Broadcast sends all rows to all consumer threads. Demand is normally used with partitioned tables and is the only type of exchange that uses a pull rather than a push.  Hash evaluates a hash function to determine where to send rows using one or more columns from a row.  Range uses a range function on one column in the row to determine where to send each packet, this type is rare.  Round Robin this alternates sending packets of rows to the next consumer thread waiting in a sequence.

We’ve discussed it now we’ll actually take a look at a parallel query and how the repartition is being used.  Let’s start out with a query.  I’ve got a large table in my Adventure works that I’ll be blogging about very soon, more on that later.  Today I’m using it as the basis for my query.  We’re going to do a simple aggregate.

set statistics profile on

     ,sum(salesAmount) as ProductSales
     ,avg(unitprice) as avgUnitPrice
     ,count(OrderQuantity) totalProductsSold
     dbo.factinternetsales_big fb
     inner join dbo.dimproduct p
     on fb.ProductKey=p.ProductKey
group by p.EnglishProductName
Option (MAXDOP 4)

The goal here is to select enough data that SQL Server will produce a plan that will push the cost to a parallel plan, and in doing so will read in data using multiple threads.  In this case we will get two repartition streams operators in our statements.  Let’s start off looking at the query plan. We’ll also get the output of the set statistics profile on, but we’ll cover that in a minute.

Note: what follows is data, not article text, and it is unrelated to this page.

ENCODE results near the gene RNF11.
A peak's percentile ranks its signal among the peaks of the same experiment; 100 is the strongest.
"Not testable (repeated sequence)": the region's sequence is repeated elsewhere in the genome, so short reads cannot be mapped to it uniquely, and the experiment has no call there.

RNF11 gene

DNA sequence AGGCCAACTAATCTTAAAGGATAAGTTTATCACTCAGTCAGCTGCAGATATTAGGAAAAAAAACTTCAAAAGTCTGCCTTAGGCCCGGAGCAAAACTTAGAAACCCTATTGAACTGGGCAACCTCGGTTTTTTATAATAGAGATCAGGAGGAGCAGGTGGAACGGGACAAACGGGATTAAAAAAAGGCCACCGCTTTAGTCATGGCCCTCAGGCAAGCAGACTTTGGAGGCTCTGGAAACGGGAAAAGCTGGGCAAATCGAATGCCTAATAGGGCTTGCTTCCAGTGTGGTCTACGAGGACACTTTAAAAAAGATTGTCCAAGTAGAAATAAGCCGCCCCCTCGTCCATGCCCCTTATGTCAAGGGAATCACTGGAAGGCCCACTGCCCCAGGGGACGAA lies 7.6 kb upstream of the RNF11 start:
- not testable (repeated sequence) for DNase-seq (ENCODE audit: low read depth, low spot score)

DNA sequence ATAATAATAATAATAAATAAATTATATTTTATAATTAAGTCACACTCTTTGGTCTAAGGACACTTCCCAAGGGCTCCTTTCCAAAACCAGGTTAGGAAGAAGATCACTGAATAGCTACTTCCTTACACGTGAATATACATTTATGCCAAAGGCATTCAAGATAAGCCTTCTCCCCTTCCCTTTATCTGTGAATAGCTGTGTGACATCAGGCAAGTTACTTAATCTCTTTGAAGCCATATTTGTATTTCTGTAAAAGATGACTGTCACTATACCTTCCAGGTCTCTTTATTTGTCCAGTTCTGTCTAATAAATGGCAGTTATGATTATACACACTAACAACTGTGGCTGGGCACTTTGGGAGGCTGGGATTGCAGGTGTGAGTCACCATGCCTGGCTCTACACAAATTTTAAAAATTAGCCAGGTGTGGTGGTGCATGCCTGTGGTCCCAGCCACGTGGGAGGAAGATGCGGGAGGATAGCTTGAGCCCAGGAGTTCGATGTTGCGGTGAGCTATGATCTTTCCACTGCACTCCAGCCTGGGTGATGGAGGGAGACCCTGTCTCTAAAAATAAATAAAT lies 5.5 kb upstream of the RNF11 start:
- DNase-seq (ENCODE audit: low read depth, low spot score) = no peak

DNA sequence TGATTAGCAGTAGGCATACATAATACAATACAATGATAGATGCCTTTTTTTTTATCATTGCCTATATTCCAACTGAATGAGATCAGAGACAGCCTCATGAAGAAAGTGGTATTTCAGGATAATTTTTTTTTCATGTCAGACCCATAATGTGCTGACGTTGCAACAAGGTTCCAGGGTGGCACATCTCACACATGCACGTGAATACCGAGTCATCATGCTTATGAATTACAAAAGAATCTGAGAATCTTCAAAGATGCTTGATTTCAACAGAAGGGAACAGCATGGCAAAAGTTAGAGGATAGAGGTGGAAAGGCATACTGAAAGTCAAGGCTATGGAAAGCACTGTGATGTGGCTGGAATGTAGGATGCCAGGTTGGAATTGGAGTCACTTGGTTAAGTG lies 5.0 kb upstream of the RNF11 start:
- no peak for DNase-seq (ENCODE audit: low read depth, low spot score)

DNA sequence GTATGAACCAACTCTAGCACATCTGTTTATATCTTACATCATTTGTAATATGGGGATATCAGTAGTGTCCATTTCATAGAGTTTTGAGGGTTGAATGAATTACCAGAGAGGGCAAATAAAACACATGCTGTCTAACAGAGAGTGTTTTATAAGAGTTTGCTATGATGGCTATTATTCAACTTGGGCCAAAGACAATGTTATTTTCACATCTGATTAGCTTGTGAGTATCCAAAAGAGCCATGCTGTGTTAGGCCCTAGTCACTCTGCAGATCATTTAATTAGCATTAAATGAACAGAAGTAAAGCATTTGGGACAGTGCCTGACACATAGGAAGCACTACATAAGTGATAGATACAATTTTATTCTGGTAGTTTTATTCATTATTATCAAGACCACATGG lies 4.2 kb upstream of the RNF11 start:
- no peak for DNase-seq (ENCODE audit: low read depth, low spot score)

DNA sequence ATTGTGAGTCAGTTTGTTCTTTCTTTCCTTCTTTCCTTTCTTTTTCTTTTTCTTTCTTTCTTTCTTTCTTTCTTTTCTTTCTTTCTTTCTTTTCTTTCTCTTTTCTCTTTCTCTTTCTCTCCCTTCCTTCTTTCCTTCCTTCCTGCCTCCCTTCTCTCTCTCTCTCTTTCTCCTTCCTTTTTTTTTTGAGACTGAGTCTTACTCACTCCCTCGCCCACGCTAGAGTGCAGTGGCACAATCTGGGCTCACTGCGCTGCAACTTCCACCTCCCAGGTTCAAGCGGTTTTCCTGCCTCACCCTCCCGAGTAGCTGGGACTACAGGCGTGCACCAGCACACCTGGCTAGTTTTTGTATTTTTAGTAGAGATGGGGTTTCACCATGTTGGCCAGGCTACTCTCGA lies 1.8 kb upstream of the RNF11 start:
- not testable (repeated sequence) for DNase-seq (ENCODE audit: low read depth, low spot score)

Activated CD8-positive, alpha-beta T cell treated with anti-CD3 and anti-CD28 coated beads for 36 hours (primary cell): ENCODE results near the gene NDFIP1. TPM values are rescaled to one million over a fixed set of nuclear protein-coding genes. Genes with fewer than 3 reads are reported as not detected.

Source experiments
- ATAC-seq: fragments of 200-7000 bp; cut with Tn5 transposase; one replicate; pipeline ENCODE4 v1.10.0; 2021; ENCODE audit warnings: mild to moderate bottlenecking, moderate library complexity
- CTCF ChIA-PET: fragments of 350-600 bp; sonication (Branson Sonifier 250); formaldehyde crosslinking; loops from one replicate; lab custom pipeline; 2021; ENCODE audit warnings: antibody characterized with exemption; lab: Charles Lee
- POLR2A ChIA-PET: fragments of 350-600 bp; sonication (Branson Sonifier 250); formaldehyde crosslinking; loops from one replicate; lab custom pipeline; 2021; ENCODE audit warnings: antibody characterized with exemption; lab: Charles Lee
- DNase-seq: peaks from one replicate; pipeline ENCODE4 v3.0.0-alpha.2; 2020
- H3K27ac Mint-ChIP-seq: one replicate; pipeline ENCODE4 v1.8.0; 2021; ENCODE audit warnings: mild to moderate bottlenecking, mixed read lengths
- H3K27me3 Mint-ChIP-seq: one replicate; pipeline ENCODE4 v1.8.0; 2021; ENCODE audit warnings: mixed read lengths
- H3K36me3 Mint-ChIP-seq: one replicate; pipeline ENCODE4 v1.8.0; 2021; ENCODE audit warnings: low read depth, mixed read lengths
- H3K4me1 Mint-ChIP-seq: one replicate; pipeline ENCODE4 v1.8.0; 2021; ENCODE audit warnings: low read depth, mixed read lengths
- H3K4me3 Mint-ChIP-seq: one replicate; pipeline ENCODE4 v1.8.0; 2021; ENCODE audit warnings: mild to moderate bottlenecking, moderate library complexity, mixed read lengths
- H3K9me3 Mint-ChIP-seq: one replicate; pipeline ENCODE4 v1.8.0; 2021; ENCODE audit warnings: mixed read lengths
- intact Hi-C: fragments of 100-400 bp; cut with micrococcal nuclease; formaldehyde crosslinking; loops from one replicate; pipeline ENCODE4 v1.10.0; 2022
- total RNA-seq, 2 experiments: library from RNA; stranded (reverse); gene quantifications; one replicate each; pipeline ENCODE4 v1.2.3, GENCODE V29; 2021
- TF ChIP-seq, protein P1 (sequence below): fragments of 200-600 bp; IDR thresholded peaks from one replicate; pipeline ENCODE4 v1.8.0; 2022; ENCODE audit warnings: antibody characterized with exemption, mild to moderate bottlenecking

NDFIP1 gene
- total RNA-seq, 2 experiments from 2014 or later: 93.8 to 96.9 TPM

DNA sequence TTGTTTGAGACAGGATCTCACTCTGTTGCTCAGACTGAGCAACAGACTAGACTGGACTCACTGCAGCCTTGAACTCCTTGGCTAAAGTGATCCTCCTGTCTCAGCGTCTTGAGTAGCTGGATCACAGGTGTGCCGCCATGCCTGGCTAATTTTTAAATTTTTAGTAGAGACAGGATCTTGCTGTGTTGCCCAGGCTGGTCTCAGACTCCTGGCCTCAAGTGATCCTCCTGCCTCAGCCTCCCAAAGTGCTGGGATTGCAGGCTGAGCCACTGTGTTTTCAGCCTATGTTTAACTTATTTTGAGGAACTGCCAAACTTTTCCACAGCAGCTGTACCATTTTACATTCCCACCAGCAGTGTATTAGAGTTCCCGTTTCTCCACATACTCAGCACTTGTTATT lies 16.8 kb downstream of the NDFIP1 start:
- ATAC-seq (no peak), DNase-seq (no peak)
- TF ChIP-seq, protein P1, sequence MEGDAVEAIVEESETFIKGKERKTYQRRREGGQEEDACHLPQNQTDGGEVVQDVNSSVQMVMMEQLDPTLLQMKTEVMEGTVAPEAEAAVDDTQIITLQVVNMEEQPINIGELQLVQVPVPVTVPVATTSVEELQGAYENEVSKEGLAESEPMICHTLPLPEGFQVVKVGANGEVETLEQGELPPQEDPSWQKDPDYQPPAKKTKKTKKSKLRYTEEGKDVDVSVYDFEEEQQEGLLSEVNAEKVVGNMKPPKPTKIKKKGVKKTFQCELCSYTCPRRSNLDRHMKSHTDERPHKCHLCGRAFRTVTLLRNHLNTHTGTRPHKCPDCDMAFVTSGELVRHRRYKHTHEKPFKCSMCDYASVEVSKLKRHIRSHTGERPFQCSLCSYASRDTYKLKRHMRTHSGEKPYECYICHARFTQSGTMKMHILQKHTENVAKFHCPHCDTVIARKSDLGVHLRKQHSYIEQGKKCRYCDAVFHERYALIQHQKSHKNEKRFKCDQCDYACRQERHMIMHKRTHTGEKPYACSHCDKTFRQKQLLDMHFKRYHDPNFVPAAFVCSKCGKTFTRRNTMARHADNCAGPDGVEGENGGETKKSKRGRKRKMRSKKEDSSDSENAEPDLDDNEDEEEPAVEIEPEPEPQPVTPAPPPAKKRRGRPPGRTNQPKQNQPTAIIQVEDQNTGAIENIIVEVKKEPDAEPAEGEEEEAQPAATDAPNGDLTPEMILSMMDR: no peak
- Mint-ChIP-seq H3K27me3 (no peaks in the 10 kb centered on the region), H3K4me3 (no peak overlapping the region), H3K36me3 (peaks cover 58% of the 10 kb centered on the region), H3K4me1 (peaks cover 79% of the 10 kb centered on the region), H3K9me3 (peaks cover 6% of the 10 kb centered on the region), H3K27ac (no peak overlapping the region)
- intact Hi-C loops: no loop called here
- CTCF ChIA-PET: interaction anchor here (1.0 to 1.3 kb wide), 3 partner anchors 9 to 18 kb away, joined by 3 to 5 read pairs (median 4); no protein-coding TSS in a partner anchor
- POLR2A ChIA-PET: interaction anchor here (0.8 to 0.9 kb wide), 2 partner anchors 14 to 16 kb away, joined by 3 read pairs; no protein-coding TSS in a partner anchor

Great so we’ve got our query plan.  The icon doesn’t tell us much in and of itself.  When you click on it and hover over it we get a little more information.

We see that we pulled back over 10.5 Million rows, We see the Partitioning Type is Hash, and that our estimated subtree cost was high enough for us to get a parallel plan.  The trick is to hit F4 while you have selected to get even more information.

F4 opens the Properties tab.  In my laptop I’ve got one CPU, two cores, and Hyperthreading is turned on. So I should see a total of 5 active Threads.  Threads 0 – 4.  Thread 0 will always have 0 rows associated with it.  The reason for this is because Thread 0 is a control node.  It is overseeing all the work on the individual threads.

By expanding the Actual Number of Rows we can see that this was somewhat evenly distributed.  Thread 0 is our control Thread so it should be sitting at 0 rows.  Thread 1 had only 1.7 million rows, Thread 2 had 3.6 Million, Thread 3 had 2.3 million, and Thread 4 had 2.9 million.  

We can see there was a skew, based on the hash.  Looking further down at our properties we can see that this was a hash partition, confirmed from our graphical portion of the plan, but we can see the hash key was on the ProductKey column.  This was done as we were gathering data to prepare for our join.

Looking at the output from the set statistics profile on we can see the same information to validate the type of repartition that we had.

Examining the output even further you will see a second Repartition of the Streams, also using a Hash Partition based on the EnglishProductName (because that’s what we grouped on in our T-SQL Query).  If you use F4 to look at the properties you’ll see we’ve greatly reduced the number of columns in by the time we get to this part of the plan.

So what does this all mean?  Sometimes Parallelism messes up.  Sometimes we do not get an even breakdown of rows across threads.  When this occurs we can take steps to address it.  Adam cover’s this in depth in his presentation, and I’ll have to cover this another day Dear Reader, because the plane is about to board, and I’m Boston bound!  But now you know where to look to find out how your rows are being partitioned when they are parallelized!

As always Thanks for stopping by!